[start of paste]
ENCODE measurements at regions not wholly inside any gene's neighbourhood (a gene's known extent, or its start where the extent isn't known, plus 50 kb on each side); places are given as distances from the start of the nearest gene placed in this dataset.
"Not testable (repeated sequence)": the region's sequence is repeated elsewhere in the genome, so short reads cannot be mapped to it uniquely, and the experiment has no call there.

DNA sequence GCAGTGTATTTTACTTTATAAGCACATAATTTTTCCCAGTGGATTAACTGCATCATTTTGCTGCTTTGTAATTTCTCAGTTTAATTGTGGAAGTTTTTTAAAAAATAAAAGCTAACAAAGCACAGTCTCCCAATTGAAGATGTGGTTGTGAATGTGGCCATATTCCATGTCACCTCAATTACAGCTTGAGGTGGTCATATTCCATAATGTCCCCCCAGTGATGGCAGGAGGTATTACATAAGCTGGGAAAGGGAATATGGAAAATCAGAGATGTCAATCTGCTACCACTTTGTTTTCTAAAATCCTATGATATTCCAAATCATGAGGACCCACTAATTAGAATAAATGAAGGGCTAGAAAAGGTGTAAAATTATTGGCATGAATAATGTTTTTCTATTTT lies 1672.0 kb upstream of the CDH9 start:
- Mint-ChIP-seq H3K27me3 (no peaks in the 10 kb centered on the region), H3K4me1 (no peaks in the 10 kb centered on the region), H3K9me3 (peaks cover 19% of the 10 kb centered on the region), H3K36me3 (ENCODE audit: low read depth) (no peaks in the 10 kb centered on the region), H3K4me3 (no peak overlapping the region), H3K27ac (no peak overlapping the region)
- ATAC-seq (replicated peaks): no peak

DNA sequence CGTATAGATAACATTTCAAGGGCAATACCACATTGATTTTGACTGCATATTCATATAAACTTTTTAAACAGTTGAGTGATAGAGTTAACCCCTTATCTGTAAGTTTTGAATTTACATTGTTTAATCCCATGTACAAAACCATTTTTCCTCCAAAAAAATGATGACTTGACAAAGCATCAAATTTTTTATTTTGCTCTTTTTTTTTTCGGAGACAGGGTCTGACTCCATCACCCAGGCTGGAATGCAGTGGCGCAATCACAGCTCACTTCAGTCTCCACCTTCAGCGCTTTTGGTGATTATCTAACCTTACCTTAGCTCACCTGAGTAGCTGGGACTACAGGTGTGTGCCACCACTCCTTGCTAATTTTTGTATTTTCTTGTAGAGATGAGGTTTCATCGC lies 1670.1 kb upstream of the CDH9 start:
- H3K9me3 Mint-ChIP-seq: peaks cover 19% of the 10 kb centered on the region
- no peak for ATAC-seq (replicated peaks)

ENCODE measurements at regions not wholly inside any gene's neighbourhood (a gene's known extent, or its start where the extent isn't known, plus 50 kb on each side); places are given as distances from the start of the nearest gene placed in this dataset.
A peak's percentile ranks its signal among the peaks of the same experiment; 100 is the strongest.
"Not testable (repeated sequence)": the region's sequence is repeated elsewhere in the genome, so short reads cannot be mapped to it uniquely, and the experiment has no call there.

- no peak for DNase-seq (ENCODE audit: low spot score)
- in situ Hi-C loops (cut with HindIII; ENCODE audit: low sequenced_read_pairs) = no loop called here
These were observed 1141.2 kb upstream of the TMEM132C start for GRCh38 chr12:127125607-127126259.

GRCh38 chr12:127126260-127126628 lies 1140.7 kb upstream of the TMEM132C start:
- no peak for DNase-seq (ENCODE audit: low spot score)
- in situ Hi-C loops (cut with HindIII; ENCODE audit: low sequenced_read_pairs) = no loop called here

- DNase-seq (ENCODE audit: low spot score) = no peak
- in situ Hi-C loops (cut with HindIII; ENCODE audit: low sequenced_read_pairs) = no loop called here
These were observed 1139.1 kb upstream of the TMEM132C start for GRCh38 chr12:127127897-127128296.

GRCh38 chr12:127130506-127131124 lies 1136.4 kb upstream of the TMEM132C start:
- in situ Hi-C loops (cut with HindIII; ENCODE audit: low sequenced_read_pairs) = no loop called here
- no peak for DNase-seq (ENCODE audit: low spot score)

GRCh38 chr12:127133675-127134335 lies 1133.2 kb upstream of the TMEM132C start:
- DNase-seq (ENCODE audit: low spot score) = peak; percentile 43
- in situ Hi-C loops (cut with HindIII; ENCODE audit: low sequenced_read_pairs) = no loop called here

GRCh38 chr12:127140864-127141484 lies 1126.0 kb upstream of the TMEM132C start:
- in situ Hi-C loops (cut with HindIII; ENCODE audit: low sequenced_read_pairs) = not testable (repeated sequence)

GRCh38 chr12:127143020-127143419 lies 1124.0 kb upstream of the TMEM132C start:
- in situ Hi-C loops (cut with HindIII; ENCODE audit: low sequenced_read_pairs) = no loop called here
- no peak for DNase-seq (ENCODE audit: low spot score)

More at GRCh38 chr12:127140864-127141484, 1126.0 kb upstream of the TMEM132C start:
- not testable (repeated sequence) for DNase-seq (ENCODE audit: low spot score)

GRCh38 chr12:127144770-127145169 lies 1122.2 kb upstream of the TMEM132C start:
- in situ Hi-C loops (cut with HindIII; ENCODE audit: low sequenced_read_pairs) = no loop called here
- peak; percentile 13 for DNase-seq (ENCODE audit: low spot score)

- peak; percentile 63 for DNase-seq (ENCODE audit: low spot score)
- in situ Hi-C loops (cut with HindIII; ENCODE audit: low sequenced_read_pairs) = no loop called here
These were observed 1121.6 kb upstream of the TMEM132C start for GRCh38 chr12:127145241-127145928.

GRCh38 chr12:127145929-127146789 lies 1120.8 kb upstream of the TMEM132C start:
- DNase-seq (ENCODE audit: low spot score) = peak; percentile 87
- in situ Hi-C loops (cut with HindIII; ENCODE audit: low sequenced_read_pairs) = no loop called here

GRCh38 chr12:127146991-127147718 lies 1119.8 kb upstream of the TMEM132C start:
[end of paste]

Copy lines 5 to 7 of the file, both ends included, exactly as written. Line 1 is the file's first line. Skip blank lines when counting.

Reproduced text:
- ATAC-seq (replicated peaks): no peak

DNA sequence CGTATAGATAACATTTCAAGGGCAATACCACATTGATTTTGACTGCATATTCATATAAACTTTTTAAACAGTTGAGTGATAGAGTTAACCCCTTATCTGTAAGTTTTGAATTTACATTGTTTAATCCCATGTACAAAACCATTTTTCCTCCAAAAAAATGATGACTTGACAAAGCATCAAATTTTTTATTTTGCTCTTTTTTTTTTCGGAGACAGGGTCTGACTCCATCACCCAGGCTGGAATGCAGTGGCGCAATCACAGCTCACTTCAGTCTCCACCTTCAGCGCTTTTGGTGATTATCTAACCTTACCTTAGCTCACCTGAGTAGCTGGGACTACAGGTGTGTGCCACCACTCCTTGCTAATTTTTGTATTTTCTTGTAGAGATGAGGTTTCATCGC lies 1670.1 kb upstream of the CDH9 start:
- H3K9me3 Mint-ChIP-seq: peaks cover 19% of the 10 kb centered on the region